Plugged In: Explaining Electric & Hybrid Vehicle Tech

Over the last couple of months, I have discussed batteries/accumulators or, as they are also called, Energy Storage Systems.

There are many types of Energy storage systems – Lithium-ion, Nickel Metal Hydride, wet-cell lead-acid batteries – and I will talk about ultra capacitors, hydrogen fuel cells and other energy storage systems in future articles.

This month I want to look at electric motors.

How do electric motors work?
Electric motors convert electrical energy into mechanical energy. They do this by creating a magnetic flux between the field winding (current-carrying coils) and armature (that rotates the shaft), which causes the fields of both to repel each other (like poles repel, unlike poles attract).

When current flows through the winding, this increases the strength of the magnetic field and, in doing so, increases the torque of the motor.

Permanent magnet motors use reduction gearing to achieve the torque output – current only goes through the armature causing it to turn by repelling against the permanent magnets’ flux.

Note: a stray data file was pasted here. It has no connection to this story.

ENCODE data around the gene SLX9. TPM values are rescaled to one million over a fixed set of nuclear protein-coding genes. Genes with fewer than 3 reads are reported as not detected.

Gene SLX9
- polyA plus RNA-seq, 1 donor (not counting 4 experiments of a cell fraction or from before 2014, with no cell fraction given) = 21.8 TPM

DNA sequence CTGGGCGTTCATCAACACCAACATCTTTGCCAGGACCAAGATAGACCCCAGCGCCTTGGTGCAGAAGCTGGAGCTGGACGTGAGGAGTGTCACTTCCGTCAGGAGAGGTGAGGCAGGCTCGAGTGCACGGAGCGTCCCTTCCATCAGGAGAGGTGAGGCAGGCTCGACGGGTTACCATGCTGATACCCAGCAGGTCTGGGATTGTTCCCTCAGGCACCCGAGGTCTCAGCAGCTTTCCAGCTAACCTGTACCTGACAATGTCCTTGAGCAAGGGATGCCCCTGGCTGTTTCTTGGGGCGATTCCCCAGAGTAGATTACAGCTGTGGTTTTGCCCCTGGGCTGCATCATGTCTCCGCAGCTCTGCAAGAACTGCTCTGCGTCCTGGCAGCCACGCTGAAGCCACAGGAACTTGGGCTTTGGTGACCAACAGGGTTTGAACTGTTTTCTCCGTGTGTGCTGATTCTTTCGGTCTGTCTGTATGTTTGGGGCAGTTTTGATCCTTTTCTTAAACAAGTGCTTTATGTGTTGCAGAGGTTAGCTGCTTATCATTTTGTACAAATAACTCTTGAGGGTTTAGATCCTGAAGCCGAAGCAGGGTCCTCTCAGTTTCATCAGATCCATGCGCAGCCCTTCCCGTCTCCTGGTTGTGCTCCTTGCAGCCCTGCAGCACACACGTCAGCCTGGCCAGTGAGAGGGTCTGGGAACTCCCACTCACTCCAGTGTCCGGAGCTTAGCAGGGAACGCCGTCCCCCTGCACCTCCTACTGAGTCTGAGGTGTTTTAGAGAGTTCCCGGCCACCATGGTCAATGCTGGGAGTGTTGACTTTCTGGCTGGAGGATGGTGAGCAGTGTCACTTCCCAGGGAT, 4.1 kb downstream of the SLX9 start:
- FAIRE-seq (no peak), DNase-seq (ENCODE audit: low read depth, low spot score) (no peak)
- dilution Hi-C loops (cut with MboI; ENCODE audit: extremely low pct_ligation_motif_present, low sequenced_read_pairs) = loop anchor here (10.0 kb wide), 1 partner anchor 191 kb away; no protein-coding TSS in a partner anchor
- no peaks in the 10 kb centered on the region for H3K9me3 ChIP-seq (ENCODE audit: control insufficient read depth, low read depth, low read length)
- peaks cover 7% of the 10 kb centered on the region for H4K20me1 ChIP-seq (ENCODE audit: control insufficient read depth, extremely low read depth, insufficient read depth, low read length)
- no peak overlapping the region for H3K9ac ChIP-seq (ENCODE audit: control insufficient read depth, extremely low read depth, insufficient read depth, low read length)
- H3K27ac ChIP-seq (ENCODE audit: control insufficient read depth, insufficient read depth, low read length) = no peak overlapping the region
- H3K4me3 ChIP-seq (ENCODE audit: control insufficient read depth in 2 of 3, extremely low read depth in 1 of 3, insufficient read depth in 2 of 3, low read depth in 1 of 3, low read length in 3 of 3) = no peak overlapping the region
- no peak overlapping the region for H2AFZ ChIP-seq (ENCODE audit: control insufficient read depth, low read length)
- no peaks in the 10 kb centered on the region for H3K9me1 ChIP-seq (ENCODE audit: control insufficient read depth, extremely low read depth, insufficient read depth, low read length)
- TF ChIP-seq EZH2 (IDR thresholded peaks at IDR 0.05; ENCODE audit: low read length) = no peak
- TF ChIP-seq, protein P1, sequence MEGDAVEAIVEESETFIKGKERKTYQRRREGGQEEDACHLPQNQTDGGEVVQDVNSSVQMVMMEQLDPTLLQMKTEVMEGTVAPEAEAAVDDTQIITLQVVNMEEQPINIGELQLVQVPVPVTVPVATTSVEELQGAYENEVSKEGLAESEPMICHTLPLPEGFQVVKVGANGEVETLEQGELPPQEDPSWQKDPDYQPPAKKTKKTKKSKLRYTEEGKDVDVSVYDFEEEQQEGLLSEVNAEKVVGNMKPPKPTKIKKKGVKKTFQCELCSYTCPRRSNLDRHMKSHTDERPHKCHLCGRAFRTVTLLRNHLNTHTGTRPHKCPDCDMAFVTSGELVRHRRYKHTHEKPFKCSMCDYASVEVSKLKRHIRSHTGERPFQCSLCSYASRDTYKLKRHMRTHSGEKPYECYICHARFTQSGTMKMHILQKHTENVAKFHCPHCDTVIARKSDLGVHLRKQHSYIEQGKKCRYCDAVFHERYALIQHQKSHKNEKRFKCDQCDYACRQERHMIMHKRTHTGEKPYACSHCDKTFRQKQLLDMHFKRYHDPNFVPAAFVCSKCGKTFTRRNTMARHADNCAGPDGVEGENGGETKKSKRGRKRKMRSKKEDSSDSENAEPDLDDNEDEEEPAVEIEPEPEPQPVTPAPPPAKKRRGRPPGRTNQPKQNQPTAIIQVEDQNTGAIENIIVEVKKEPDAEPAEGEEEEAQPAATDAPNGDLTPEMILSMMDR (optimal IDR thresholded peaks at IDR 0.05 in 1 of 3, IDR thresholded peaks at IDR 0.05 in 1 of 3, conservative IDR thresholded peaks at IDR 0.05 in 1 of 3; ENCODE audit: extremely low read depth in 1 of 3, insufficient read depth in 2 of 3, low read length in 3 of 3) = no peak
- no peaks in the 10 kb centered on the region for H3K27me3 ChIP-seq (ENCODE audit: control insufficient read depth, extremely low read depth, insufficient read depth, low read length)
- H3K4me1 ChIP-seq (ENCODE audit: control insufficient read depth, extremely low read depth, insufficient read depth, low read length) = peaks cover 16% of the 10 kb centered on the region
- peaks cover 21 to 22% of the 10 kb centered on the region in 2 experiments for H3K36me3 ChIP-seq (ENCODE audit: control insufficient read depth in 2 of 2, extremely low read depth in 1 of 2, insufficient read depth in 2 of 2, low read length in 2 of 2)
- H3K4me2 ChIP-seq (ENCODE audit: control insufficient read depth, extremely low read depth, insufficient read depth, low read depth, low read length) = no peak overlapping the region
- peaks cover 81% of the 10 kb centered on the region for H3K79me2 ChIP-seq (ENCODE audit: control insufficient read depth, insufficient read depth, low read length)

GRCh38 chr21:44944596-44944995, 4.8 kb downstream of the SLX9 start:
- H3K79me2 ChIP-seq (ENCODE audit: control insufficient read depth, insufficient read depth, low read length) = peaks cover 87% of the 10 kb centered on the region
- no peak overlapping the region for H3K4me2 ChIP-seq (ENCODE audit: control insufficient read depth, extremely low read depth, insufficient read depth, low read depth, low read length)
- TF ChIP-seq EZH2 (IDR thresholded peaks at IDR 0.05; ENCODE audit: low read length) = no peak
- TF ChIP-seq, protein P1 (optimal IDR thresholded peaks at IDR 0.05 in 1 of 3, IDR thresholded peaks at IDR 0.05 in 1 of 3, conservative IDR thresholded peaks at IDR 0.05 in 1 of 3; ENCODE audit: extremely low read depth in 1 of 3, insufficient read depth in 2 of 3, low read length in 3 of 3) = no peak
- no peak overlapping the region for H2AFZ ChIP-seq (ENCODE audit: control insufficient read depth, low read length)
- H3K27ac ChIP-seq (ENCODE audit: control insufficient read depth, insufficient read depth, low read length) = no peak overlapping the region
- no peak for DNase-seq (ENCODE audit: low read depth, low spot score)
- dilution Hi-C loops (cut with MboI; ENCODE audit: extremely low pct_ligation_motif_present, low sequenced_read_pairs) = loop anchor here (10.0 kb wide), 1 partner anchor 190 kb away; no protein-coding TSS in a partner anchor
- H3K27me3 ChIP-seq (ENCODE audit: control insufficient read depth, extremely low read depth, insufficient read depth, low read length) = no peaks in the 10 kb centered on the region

Electric motors can have iron stators (stators do not move like in an alternator) or an armature which does rotate. Both of these can suffer from eddy currents.

Eddy currents are like individual circuits and if the stator or armature has a solid mass these eddy currents heat the metal enough to cause a very high resistance and subsequent power loss. To overcome this problem, all stators or armatures are made of individual thin metal plates – called laminations – that are insulated from each other. This stops the individual circuits from forming and causing power loss.

Electric motors in hybrid electric vehicles are, generally, permanent magnet rotor and three-phase stator.

  • Electric motor power is expressed in kilowatts (kW) with one hp = 746 Watts.
  • Magnetic field strength is measured in ampere-turns.
  • If the number of conductors is increased, or current is increased, then the magnetic field is also increased.

Thanks for reading, and I’ll catch you in the next edition of Motor Trader, in February 2019. In the meantime, have a great Christmas and New Year.
Paul Tugwell

15 Dec 2018